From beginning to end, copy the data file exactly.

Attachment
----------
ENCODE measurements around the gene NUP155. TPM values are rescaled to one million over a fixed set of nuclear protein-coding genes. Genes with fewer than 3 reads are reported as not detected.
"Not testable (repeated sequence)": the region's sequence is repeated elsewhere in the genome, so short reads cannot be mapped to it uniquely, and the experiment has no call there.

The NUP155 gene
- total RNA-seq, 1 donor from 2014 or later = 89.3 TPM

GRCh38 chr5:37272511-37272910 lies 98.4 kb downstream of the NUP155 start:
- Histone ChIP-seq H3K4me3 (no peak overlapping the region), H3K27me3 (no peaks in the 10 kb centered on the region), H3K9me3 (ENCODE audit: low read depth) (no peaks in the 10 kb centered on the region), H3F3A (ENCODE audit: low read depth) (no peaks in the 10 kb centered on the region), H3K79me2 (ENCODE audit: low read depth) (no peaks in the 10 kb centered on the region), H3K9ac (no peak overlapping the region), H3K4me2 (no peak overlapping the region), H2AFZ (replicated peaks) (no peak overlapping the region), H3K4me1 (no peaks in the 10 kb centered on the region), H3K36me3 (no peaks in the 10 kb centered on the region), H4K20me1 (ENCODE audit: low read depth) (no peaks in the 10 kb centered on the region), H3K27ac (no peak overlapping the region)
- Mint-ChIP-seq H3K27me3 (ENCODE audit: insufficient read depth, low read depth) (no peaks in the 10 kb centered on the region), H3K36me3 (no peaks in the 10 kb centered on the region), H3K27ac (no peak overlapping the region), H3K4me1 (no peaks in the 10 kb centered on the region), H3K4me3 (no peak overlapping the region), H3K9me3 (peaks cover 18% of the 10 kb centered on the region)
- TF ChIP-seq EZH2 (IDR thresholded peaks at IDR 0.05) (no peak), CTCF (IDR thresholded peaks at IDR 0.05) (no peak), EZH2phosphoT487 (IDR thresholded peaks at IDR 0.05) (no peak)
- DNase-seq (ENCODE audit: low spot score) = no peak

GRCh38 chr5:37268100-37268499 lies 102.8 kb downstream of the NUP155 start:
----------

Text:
ENCODE measurements around the gene NUP155. TPM values are rescaled to one million over a fixed set of nuclear protein-coding genes. Genes with fewer than 3 reads are reported as not detected.
"Not testable (repeated sequence)": the region's sequence is repeated elsewhere in the genome, so short reads cannot be mapped to it uniquely, and the experiment has no call there.

The NUP155 gene
- total RNA-seq, 1 donor from 2014 or later = 89.3 TPM

GRCh38 chr5:37272511-37272910 lies 98.4 kb downstream of the NUP155 start:
- Histone ChIP-seq H3K4me3 (no peak overlapping the region), H3K27me3 (no peaks in the 10 kb centered on the region), H3K9me3 (ENCODE audit: low read depth) (no peaks in the 10 kb centered on the region), H3F3A (ENCODE audit: low read depth) (no peaks in the 10 kb centered on the region), H3K79me2 (ENCODE audit: low read depth) (no peaks in the 10 kb centered on the region), H3K9ac (no peak overlapping the region), H3K4me2 (no peak overlapping the region), H2AFZ (replicated peaks) (no peak overlapping the region), H3K4me1 (no peaks in the 10 kb centered on the region), H3K36me3 (no peaks in the 10 kb centered on the region), H4K20me1 (ENCODE audit: low read depth) (no peaks in the 10 kb centered on the region), H3K27ac (no peak overlapping the region)
- Mint-ChIP-seq H3K27me3 (ENCODE audit: insufficient read depth, low read depth) (no peaks in the 10 kb centered on the region), H3K36me3 (no peaks in the 10 kb centered on the region), H3K27ac (no peak overlapping the region), H3K4me1 (no peaks in the 10 kb centered on the region), H3K4me3 (no peak overlapping the region), H3K9me3 (peaks cover 18% of the 10 kb centered on the region)
- TF ChIP-seq EZH2 (IDR thresholded peaks at IDR 0.05) (no peak), CTCF (IDR thresholded peaks at IDR 0.05) (no peak), EZH2phosphoT487 (IDR thresholded peaks at IDR 0.05) (no peak)
- DNase-seq (ENCODE audit: low spot score) = no peak

GRCh38 chr5:37268100-37268499 lies 102.8 kb downstream of the NUP155 start: